Mad Love, Ish Review
Mad Love, it might just be the reaction you feel after listening to their album titled ISH. Led by vocalist and keyboard player Kathleen Hollingsworth, the trio is aptly supported by Brent Follis, drums; Dave Captien, bass; Wil Blades, organ, on “Easy Rider,” Dominic Castillo, guitar on “Hey There, Rider” and Ross Garlow, bass, on “Hey There, Rider.” Hollingsworth is an active choral educator, adjudicator, and director, but it is her compositional skills that come forefront on the album ISH in a most vivid way.
Positives: Hollingsworth’s tunes are a mix of Americana panoramic lyrics mixed with the sensibility of jazz. Her harmonic and idyllic stories resonate deeply with the everyday person. Giving credence to the human journey.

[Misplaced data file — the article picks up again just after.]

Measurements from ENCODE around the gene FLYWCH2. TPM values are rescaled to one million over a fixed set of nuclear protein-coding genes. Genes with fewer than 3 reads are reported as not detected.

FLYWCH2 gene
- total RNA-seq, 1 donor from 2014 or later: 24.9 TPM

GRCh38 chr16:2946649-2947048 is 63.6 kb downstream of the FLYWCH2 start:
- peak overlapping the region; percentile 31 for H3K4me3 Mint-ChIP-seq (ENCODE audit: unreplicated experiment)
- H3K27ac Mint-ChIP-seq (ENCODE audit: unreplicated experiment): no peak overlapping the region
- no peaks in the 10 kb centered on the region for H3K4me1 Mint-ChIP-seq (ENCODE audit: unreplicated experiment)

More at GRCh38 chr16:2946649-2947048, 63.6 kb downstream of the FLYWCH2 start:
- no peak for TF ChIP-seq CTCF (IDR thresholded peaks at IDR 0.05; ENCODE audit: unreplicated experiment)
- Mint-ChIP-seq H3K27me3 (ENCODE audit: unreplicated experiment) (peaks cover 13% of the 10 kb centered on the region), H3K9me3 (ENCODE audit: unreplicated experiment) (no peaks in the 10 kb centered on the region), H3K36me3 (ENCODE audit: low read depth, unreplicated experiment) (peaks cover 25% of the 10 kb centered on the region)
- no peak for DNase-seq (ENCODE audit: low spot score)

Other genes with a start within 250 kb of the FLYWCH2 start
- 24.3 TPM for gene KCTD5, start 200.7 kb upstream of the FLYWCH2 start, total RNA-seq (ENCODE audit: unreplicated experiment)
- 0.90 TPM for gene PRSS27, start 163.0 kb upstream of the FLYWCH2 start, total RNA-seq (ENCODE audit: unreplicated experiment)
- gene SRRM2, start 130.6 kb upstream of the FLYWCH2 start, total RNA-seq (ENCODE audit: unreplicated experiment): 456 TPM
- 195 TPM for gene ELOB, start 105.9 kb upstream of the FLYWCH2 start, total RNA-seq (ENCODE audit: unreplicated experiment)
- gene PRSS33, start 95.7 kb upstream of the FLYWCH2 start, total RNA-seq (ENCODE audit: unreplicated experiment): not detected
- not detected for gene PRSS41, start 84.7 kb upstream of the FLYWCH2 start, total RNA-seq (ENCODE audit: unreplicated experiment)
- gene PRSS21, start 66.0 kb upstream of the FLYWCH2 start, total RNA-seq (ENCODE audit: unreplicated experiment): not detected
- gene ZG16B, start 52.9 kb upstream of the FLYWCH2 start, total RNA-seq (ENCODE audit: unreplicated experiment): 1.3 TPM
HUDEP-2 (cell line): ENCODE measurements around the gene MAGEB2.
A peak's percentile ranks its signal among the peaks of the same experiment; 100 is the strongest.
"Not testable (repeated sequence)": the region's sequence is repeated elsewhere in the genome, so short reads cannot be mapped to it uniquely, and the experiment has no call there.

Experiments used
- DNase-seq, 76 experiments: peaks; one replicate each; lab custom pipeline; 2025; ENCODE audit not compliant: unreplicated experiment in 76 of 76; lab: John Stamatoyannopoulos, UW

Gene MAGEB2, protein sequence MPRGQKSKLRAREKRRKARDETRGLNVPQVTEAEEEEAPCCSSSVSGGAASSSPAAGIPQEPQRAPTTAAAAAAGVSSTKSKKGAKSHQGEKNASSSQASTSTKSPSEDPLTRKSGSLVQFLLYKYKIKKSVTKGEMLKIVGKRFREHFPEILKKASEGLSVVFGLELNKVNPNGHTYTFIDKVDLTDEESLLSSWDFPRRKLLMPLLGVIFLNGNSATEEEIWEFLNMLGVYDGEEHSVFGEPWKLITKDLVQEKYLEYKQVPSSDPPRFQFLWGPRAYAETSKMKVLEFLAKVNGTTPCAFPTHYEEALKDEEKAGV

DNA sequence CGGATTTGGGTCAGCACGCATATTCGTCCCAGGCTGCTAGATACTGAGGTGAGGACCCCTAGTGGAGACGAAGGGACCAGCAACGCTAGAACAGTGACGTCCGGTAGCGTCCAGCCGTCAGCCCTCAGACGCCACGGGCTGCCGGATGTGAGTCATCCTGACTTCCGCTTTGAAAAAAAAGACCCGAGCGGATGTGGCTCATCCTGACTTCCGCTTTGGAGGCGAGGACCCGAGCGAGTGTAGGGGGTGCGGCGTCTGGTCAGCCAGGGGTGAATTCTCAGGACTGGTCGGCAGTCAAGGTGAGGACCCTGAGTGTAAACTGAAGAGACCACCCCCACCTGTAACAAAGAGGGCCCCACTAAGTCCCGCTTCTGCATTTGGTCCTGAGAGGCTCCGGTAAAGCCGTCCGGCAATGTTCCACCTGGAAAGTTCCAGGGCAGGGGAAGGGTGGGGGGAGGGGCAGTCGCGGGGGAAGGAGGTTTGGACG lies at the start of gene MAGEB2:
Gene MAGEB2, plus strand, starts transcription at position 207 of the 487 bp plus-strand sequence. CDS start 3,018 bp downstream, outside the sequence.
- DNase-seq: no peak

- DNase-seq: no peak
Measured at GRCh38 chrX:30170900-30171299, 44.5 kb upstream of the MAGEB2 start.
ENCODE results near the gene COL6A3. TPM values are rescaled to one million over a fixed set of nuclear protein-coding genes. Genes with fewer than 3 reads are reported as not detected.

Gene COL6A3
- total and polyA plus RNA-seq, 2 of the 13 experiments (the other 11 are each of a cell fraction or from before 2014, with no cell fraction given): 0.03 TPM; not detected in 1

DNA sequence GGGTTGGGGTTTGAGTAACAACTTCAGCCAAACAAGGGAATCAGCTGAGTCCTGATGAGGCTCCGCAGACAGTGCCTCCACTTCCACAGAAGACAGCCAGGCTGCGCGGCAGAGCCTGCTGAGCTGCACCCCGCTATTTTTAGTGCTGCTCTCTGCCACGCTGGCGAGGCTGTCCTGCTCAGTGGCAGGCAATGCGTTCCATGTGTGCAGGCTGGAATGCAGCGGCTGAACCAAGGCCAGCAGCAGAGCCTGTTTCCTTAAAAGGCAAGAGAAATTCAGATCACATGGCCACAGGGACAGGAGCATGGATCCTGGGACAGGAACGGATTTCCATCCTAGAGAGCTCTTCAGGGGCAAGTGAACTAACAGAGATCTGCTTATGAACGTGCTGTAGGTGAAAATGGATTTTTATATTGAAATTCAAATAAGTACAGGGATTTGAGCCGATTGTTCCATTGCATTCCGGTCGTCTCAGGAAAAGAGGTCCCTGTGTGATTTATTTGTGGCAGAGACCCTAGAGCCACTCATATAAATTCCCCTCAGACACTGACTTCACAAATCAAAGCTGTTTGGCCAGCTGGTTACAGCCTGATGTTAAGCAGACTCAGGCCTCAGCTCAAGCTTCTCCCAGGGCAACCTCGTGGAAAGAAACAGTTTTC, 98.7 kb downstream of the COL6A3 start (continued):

Bottom Line: Hollingsworth has a depth to her voice that is accessible and filled with haunting resonance. Only matched by her colorizations with piano, she is a credit to her craft. Hollingsworth’s tunes revel in the freedom of jazz exploration while homing in on the luxation of this modern-day life. From the darkly hued Hollingsworth original “Wave The Sun Goodbye,” her sweetly lilted voice reaches into the marrow of the lyrics and pulls forth strength in each verse that drips like honey from her lips. The Herbie Hancock “Whisper Not,” is given a righteous reading. The group digs deep and reveals their jazz pedigree. At the midpoint “Easy Rider,” is a funk-based tune, that gets into the grit with dactylic twists and turns. A real treat at the end of the program is a bluesy reading of “Candy Man,” a tune made famous by Sammy Davis Jr. Hollingsworth’s interpretation is sleek and seductive as she adjusts the lyrics ever so slightly to sing a tribute to her candy man. ISH is a deliciously diverse listen, but one anchoring pin is each tune is composed or arranged with authenticity, and connection to the lyrics, its believable and veritable. Fall in Mad Love! That’s the short of it!